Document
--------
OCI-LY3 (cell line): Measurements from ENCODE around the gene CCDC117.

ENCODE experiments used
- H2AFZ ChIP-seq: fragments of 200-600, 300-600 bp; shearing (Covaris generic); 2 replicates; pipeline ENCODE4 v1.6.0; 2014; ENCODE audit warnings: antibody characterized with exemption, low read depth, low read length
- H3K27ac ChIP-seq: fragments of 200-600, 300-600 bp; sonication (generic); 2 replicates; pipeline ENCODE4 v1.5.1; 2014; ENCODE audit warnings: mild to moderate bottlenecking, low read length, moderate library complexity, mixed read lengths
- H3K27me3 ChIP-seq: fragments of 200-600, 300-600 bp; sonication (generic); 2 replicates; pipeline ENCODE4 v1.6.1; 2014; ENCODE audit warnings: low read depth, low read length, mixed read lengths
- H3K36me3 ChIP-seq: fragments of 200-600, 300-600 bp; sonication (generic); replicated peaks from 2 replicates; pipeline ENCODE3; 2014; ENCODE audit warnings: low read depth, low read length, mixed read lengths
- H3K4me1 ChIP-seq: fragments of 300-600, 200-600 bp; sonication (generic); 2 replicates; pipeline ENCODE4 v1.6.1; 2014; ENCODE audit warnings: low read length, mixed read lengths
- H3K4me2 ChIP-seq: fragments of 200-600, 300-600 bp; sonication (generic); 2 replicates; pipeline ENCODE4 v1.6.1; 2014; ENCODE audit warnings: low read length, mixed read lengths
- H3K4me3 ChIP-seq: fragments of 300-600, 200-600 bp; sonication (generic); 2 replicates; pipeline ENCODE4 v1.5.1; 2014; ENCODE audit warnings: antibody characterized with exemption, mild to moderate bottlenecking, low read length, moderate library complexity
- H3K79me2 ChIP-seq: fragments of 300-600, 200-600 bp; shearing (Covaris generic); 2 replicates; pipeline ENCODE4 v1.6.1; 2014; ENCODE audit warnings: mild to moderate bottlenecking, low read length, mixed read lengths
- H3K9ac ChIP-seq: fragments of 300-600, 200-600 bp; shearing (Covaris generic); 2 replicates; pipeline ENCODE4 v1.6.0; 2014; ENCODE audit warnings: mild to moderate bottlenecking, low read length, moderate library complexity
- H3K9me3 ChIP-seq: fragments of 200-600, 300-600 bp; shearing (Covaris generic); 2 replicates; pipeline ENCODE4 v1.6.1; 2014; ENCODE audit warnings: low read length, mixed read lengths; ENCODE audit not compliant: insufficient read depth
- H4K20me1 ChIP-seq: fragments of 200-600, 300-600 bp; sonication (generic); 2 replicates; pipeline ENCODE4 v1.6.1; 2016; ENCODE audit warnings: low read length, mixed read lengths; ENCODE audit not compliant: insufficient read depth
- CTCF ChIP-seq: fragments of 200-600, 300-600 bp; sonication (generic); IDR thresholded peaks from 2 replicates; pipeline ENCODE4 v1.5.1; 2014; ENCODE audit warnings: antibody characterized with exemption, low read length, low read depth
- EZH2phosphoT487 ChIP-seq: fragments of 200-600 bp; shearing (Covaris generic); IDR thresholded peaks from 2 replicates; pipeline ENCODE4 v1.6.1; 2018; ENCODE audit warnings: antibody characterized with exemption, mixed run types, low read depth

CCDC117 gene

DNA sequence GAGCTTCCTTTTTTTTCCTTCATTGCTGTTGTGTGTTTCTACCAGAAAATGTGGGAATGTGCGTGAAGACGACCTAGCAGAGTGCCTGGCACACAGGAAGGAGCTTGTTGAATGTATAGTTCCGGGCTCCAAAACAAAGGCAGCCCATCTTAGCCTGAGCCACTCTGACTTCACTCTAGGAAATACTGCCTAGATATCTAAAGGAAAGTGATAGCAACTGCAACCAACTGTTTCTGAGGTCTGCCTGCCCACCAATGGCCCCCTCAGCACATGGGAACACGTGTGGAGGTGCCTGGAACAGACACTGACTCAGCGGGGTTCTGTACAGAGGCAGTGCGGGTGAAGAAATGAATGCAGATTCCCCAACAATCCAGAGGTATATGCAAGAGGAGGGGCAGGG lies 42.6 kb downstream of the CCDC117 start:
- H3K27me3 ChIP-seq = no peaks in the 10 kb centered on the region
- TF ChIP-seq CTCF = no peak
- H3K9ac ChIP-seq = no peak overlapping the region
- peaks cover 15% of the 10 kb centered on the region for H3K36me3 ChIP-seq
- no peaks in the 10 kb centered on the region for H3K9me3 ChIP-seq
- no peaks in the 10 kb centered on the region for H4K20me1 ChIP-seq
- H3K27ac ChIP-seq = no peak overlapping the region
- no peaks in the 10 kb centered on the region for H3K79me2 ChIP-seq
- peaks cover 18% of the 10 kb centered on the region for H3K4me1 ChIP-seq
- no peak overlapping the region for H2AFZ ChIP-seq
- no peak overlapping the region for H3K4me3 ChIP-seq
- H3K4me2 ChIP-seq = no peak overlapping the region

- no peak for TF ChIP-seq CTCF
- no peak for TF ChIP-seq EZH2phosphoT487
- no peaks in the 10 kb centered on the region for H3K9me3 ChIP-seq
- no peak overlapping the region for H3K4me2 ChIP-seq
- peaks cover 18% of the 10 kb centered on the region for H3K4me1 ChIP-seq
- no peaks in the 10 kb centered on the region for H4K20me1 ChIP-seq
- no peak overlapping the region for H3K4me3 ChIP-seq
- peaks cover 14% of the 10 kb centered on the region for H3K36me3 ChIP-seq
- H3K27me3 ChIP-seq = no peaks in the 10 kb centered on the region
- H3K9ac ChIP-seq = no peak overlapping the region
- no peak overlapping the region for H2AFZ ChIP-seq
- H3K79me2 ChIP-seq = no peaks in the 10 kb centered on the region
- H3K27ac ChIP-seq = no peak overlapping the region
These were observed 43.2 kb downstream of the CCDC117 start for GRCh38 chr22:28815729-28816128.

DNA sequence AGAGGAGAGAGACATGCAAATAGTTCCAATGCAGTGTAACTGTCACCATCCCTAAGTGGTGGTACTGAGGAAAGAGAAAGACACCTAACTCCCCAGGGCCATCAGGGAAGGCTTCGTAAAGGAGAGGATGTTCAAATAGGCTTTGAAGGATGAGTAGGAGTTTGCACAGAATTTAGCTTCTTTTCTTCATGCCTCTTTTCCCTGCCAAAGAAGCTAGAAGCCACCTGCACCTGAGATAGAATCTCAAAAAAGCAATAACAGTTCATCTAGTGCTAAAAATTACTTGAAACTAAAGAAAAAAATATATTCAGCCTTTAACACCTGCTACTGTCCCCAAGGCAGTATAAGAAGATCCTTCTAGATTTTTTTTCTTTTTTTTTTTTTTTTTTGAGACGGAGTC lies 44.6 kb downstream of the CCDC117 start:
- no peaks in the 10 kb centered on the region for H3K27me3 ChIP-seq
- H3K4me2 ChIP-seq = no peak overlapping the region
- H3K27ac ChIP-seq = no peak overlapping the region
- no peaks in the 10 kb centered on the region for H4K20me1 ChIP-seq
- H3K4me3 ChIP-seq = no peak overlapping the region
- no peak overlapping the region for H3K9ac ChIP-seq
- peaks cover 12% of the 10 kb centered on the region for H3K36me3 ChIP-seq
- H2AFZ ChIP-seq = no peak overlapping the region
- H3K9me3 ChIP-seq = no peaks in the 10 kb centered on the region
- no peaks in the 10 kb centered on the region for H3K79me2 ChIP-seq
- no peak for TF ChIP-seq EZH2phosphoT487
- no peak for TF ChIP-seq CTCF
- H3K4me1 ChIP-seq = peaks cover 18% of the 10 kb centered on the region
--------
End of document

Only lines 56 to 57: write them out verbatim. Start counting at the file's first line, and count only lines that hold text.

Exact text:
- no peak for TF ChIP-seq CTCF
- H3K4me1 ChIP-seq = peaks cover 18% of the 10 kb centered on the region